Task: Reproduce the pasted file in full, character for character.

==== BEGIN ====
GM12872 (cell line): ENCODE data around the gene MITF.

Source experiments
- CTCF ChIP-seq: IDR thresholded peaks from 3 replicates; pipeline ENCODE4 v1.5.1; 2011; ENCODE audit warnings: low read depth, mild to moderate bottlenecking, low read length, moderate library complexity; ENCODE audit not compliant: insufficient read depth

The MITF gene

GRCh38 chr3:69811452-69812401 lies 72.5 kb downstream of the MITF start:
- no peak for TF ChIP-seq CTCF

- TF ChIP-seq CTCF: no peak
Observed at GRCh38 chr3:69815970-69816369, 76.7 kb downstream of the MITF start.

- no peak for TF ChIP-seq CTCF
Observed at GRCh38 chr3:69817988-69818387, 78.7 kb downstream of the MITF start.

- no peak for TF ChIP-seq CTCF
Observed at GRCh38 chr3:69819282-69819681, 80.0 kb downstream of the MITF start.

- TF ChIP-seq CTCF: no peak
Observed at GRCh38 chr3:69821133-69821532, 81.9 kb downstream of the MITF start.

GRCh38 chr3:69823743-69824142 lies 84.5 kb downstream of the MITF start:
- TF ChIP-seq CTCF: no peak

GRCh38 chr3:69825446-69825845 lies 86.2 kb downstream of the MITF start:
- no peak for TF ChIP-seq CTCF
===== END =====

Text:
GM12872 (cell line): ENCODE data around the gene MITF.

Source experiments
- CTCF ChIP-seq: IDR thresholded peaks from 3 replicates; pipeline ENCODE4 v1.5.1; 2011; ENCODE audit warnings: low read depth, mild to moderate bottlenecking, low read length, moderate library complexity; ENCODE audit not compliant: insufficient read depth

The MITF gene

GRCh38 chr3:69811452-69812401 lies 72.5 kb downstream of the MITF start:
- no peak for TF ChIP-seq CTCF

- TF ChIP-seq CTCF: no peak
Observed at GRCh38 chr3:69815970-69816369, 76.7 kb downstream of the MITF start.

- no peak for TF ChIP-seq CTCF
Observed at GRCh38 chr3:69817988-69818387, 78.7 kb downstream of the MITF start.

- no peak for TF ChIP-seq CTCF
Observed at GRCh38 chr3:69819282-69819681, 80.0 kb downstream of the MITF start.

- TF ChIP-seq CTCF: no peak
Observed at GRCh38 chr3:69821133-69821532, 81.9 kb downstream of the MITF start.

GRCh38 chr3:69823743-69824142 lies 84.5 kb downstream of the MITF start:
- TF ChIP-seq CTCF: no peak

GRCh38 chr3:69825446-69825845 lies 86.2 kb downstream of the MITF start:
- no peak for TF ChIP-seq CTCF